LAMB: And you talk about his own sons turning against him. How did the world begin to know that he was other than pure?
PROF. CLEGG: OK. Very good question. I think that some always knew. I think that no--those around him--family members, some top advisers--always knew that there were things that Elijah Muhammad indulged in that the rank and file of the organization was forbidden from indulging in. The FBI knew, of course. They kept constant surveillance on his life, so they knew exactly what things went on behind closed doors in his Chicago mansion headquarters. The press really doesn't get a sense of his frailties, besides, of course, labeling him as a white--a black supremist, a racist, etc. But as far as some of his frailties, his moral weaknesses, until around '64 when news of his relationships with a number of young women in the Nation of Islam becomes public knowledge--that's '64. Some of the financial mismanagement that takes place in Chicago comes to public light by '64 also. So by the mid-'60s, it's apparent that everything is not perfect.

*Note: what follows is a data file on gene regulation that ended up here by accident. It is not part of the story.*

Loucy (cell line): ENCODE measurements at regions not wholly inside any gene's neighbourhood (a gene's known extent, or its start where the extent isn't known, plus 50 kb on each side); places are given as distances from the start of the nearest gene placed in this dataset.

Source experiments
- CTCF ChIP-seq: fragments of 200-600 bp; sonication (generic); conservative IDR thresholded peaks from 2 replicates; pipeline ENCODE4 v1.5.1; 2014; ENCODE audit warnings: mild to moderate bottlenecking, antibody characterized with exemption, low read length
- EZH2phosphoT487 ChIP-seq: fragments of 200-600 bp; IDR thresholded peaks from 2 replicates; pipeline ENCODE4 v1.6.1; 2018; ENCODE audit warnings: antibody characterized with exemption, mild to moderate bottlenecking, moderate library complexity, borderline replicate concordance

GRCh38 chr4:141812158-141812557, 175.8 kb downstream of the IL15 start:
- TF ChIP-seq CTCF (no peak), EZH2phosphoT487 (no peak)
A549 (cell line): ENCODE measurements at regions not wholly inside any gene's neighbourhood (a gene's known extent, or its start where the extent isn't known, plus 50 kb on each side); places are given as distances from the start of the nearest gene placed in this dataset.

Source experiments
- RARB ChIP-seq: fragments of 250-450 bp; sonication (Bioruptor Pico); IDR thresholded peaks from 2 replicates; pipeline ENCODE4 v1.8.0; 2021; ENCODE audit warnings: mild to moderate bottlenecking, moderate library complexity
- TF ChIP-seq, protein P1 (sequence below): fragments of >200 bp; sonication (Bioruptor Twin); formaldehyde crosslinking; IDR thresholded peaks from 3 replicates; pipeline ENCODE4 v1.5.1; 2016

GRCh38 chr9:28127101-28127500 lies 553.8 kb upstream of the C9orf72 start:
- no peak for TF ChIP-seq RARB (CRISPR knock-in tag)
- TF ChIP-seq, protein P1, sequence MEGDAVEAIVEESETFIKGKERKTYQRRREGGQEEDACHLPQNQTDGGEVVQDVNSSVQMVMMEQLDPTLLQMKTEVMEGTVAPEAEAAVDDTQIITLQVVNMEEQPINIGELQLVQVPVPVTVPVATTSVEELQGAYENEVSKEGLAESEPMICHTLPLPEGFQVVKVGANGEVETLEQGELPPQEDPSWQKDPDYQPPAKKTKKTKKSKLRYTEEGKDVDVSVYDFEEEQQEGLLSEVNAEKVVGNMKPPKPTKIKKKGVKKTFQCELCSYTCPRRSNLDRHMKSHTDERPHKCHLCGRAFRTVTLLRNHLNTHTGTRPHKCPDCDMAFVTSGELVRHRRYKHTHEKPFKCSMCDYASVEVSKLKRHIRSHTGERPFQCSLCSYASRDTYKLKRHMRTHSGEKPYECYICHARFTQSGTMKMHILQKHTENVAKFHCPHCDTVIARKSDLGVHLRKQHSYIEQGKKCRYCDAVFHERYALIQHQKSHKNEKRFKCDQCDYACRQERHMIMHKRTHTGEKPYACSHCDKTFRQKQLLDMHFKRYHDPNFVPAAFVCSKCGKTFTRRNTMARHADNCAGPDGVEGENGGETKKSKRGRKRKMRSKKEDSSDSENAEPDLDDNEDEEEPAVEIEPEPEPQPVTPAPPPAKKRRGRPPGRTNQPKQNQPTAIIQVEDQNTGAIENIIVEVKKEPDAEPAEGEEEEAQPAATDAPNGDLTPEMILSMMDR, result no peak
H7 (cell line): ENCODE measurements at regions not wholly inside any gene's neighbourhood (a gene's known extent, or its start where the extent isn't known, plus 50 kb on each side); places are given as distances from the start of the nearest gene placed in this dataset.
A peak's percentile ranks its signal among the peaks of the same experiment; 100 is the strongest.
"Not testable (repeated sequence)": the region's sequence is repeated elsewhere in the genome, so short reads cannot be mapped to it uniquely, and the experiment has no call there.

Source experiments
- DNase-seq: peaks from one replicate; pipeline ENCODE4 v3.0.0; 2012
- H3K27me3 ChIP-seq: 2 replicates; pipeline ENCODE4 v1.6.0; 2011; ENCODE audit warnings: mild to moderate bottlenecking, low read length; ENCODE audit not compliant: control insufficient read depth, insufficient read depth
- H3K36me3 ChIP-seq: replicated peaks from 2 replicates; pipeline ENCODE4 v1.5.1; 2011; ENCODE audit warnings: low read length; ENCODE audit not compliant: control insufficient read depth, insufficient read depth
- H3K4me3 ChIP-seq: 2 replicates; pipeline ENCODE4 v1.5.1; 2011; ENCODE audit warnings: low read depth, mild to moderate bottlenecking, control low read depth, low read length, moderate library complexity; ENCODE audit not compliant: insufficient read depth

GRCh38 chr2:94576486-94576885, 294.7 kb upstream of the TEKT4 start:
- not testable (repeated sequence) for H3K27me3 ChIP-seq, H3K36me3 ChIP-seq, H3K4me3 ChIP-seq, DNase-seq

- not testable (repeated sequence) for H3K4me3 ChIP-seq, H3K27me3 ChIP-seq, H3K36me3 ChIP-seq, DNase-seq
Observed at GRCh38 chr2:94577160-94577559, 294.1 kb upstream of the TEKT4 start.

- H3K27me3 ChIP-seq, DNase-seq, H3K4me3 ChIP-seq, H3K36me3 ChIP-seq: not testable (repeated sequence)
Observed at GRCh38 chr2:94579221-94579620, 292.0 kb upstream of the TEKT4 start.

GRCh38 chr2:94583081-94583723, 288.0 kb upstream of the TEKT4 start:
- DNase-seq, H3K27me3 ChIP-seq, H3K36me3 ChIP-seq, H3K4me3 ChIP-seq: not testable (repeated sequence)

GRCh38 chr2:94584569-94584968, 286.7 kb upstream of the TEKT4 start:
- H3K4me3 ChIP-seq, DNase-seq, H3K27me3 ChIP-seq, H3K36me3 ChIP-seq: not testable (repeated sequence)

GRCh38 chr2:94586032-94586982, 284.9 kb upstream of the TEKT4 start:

LAMB: I mean, how did Malcolm X make him--make a lot of this public?
PROF. CLEGG: Malcolm, after his comments on President Kennedy's death, is more or less saying, `You reap what you sow. President Kennedy had--Kennedy had sat back while blacks had been brutalized in Alabama and sat back as the Congo crisis took place and Patrice Lumumba there, the prime minister, was killed; sat back while violence around the world was taking place and perhaps the US government contributing or at least cultivating a violent status quo in some places, that same violence that simply came back and claimed the president's life.' Elijah Muhammad had explicitly told Malcolm not to comment on the president's life--his death. Again, by this time, Elijah Muhammad's very adverse to any kind of confrontations with the state. So he told his ministers not to comment. It might reflect poorly on the Muslims. It might result in even more repressive action by the government.